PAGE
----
In the days after the Sept. 11, 2001, terrorist attacks, when Congress voted to authorize military force against the people who “planned, authorized, committed, or aided” the hijackings, few Americans could have imagined the resulting manhunt would span from West Africa all the way to the Philippines, and would outlast two two-term presidents.
Today, U.S. military engagement in the Middle East looks increasingly permanent. Despite the White House having formally ended the wars Iraq and Afghanistan, thousands of U.S. troops and contractors remain in both countries. The U.S. is dropping bombs on Iraq and Syria faster than it can make them, and according to the Pentagon, its bombing campaign in Libya has “no end point at this particular moment.” The U.S. is also helping Saudi Arabia wage war in Yemen, in addition to conducting occasional airstrikes in Yemen and Somalia.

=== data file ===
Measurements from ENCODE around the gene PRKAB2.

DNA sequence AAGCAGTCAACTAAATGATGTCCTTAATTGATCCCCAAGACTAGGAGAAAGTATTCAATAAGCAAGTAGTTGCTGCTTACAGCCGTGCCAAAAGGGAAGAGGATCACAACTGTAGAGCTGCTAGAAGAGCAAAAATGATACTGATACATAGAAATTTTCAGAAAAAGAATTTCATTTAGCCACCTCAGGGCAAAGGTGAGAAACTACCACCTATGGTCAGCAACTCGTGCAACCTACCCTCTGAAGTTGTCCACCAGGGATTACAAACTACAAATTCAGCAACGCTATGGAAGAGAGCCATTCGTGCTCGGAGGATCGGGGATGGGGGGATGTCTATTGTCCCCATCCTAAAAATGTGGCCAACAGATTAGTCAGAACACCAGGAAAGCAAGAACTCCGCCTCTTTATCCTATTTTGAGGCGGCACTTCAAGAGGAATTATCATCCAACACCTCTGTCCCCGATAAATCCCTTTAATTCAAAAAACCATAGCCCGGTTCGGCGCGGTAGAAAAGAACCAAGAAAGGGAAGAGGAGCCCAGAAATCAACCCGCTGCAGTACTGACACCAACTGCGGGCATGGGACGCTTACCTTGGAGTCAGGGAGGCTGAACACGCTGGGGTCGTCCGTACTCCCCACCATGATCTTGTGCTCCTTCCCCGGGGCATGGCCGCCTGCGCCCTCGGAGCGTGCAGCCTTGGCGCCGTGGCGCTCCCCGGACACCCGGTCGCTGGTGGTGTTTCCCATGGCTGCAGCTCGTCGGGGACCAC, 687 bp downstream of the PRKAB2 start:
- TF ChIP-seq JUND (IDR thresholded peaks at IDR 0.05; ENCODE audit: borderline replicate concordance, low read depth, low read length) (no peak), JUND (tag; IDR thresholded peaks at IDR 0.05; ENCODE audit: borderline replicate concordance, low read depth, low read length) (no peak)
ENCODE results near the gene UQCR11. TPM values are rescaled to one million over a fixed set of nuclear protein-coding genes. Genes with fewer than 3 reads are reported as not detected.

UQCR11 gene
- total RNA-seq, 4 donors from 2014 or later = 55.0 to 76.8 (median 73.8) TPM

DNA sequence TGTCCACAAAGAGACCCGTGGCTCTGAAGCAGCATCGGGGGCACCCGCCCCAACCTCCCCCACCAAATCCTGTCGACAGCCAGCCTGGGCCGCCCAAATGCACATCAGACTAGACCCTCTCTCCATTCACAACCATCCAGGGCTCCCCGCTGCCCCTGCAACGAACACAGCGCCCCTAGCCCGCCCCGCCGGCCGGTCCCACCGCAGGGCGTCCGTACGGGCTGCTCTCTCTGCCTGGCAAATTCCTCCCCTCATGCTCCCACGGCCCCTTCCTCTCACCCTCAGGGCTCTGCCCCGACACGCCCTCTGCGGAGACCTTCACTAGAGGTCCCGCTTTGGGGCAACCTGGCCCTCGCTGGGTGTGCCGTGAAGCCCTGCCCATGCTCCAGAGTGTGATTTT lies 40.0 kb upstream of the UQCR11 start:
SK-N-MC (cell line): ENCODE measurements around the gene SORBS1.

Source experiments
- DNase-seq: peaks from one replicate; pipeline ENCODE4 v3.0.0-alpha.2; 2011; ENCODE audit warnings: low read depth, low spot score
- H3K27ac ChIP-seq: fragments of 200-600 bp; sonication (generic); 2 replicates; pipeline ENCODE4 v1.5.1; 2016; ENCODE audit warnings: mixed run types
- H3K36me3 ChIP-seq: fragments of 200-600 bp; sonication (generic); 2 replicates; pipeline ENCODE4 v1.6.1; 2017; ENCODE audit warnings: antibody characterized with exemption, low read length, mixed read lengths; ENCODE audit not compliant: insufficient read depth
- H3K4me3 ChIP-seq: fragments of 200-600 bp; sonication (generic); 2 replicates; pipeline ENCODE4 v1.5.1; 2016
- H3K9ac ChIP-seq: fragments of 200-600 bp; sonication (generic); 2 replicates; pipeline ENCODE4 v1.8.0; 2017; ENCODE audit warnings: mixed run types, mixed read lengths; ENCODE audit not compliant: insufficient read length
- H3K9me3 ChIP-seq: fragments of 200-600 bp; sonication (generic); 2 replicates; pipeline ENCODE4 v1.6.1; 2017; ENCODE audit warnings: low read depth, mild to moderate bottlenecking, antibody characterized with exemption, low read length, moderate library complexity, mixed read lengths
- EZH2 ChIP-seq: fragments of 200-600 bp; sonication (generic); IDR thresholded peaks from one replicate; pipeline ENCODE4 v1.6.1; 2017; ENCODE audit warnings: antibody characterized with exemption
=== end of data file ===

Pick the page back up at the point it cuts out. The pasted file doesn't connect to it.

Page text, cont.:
Fifteen years after the September 11 attacks, it looks like the war on terror is still in its opening act.